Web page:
The studies proposed in this application focus on the mechanisms of excitatory neurotransmission in the nociceptive afferent system in spinal cord dorsal horn of rodents. The goal of these studies is to understand the importance of synaptic transmission and alterations in synaptic efficacy to the overall behavior of the system in the presence of natural nociceptive stimulation and analgesic substances. The hypotheses to be tested address the participation of excitatory amino acids (EAAs), neurokinins and neuronal nitric oxide (NO) in activation of spinal cord neurons and enhancement of synaptic efficacy induced by both acute and chronic sensory and pharmacological stimulation. Some of the excitatory phenomena will be studied in the context of the development of tolerance to acute or chronic analgesics. The proposed experiments are designed to test these hypotheses at several levels of analysis. Some experiments will examine behavior in unanesthetized rodents after intrathecal administration of agents manipulating the transmitters and pathways listed above. Complementary electrophysiological studies will examine the responses of individual neurons in the spinal cord of anesthetized rodents in situ to electrical stimulation of peripheral nerve, natural stimulation of cutaneous receptive fields and iontophoretic application of agents which manipulate the above pathways. In vitro electrophysiological studies of neurons in spinal cord slices will examine cellular, ionic and synaptic mechanisms mediating phenomena seen in the whole animal studies. The experiments will determine if: 1) EAA receptor agonists and antagonists, and NO inhibitors and generators can affect nociceptive neurotransmission in spinal cord; 2) manipulation of NO synthesis can alter SP-induced changes in spinal cord responsiveness; 3) pharmacological removal of inhibitory systems can unmask long term changes in spinal cord synaptic efficacy induced by repeated, intense stimulation; 4) inhibitors of NO prevent or reduce temporary synaptic alterations in spinal sensory circuitry accompanying hyperalgesia and analgesia; 5) manipulation of spinal EAA receptors or NO can alter the development of opioid tolerance. These studies should provide a better understanding at several levels of analysis of the importance of excitatory transmission and synaptic plasticity to spinal nociceptive transmission and opioid action.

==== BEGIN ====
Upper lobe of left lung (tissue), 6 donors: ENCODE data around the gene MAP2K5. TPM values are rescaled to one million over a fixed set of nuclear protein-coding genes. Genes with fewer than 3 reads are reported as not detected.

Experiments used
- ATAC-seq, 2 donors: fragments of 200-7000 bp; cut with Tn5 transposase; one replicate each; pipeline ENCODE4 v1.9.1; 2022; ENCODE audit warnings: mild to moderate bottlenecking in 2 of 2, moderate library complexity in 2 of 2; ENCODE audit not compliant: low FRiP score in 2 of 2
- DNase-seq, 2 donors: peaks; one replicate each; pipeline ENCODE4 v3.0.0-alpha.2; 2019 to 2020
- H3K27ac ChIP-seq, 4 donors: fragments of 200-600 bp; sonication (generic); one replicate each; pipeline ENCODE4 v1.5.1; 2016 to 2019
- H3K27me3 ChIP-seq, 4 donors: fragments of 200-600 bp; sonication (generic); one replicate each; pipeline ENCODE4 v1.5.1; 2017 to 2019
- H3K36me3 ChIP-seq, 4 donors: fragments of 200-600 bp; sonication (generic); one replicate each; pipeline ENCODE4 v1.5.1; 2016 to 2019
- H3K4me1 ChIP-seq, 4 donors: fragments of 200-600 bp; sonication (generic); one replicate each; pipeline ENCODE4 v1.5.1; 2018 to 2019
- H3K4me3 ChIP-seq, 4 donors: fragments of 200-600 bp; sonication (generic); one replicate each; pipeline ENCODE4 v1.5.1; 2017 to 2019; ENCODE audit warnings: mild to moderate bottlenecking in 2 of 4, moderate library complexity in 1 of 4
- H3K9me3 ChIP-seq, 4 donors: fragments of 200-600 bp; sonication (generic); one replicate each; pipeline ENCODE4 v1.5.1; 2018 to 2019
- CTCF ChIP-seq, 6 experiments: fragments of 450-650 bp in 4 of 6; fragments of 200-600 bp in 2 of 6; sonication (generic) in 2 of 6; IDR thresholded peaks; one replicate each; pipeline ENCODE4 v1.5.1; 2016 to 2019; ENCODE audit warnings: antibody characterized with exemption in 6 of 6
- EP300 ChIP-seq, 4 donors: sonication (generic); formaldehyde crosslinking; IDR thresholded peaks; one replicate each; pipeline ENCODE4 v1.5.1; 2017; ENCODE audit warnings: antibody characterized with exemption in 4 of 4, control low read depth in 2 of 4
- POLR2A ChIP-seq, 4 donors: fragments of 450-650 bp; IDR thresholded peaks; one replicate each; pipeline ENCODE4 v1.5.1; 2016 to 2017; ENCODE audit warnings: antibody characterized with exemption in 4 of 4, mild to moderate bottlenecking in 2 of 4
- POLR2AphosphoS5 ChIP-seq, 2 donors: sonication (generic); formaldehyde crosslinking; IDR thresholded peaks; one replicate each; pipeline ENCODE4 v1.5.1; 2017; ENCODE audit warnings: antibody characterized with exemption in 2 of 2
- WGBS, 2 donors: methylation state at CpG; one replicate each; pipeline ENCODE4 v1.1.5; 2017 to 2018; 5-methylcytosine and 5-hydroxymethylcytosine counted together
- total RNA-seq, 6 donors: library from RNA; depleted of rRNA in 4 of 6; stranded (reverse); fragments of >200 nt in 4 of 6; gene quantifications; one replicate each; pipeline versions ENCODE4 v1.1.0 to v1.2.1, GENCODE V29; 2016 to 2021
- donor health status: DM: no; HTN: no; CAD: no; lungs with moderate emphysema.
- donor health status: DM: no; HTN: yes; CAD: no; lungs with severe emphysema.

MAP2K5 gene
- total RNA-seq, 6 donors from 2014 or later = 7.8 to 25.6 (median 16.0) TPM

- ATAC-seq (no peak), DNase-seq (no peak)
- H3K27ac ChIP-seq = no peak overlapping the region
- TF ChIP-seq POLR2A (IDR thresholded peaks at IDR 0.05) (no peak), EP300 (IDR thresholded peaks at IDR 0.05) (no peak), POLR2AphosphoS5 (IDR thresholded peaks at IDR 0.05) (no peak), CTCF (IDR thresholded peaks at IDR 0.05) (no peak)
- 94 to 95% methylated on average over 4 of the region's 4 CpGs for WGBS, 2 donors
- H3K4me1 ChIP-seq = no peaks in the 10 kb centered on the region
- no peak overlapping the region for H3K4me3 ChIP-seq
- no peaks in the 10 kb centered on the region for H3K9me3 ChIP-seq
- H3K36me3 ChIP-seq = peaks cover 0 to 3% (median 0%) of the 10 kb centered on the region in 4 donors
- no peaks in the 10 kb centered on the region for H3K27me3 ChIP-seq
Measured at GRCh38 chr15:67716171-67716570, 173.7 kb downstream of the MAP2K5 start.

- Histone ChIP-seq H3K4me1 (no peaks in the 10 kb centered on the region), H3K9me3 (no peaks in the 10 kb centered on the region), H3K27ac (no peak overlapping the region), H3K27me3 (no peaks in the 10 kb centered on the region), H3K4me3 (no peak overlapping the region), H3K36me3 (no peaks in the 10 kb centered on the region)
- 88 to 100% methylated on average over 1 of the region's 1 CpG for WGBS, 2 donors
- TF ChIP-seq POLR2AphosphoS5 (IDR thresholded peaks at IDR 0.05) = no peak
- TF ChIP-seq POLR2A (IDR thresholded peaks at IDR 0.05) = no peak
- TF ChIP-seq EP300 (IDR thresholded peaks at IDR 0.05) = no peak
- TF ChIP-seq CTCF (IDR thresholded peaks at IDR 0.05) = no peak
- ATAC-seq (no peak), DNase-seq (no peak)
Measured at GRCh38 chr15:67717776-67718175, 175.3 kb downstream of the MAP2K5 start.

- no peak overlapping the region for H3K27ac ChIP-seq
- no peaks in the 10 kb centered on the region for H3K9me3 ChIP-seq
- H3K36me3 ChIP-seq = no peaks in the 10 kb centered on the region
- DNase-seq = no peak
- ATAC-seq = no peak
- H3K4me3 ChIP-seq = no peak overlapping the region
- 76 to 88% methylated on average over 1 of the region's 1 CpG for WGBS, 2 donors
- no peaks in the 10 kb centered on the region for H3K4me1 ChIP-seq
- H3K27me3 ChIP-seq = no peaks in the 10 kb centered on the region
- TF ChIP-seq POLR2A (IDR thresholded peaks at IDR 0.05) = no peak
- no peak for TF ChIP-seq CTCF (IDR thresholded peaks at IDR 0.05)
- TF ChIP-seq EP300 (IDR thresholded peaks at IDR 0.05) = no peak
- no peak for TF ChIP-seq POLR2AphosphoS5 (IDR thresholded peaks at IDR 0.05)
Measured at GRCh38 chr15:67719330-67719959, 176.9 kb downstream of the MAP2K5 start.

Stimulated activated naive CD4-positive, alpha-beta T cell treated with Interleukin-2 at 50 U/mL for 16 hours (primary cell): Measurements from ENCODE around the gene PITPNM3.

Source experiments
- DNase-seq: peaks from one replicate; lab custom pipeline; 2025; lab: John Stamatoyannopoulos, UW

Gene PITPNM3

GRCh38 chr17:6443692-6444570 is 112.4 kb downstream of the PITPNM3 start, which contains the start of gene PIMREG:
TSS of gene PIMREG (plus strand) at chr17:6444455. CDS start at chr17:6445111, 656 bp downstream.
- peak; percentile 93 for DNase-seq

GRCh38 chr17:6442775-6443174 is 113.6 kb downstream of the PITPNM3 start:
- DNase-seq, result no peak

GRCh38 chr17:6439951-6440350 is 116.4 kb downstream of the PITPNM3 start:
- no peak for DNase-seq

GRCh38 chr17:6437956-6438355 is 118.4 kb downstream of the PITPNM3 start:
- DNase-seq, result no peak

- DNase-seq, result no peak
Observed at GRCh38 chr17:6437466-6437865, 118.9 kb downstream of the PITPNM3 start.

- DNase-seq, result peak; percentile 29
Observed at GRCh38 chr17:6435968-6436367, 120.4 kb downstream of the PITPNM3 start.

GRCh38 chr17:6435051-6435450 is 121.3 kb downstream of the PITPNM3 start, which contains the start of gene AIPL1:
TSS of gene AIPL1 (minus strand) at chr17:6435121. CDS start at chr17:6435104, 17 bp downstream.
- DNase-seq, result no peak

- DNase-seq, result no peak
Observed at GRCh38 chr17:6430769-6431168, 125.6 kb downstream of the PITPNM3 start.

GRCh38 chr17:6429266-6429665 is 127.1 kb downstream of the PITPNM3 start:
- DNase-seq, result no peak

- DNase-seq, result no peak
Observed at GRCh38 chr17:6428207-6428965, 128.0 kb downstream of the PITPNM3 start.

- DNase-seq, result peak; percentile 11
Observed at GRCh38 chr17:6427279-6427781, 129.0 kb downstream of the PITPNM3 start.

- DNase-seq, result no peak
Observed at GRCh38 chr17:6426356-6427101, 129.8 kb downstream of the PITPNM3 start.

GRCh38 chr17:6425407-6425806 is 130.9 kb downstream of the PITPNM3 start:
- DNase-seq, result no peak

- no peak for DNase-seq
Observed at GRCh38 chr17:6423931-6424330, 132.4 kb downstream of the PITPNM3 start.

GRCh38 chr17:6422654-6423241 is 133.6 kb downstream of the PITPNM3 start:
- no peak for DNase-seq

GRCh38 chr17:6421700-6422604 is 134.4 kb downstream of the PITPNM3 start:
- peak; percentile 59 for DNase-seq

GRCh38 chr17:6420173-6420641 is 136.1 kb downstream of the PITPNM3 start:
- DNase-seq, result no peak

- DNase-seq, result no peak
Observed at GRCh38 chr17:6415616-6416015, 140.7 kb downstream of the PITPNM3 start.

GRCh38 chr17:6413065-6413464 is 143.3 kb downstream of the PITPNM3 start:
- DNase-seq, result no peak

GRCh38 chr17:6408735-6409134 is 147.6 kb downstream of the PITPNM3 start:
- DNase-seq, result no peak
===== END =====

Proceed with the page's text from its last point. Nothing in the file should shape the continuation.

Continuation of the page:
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National Institute on Drug Abuse (NIDA)
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Drug Abuse Biomedical Research Review Committee (DABR)
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University of Minnesota Twin Cities
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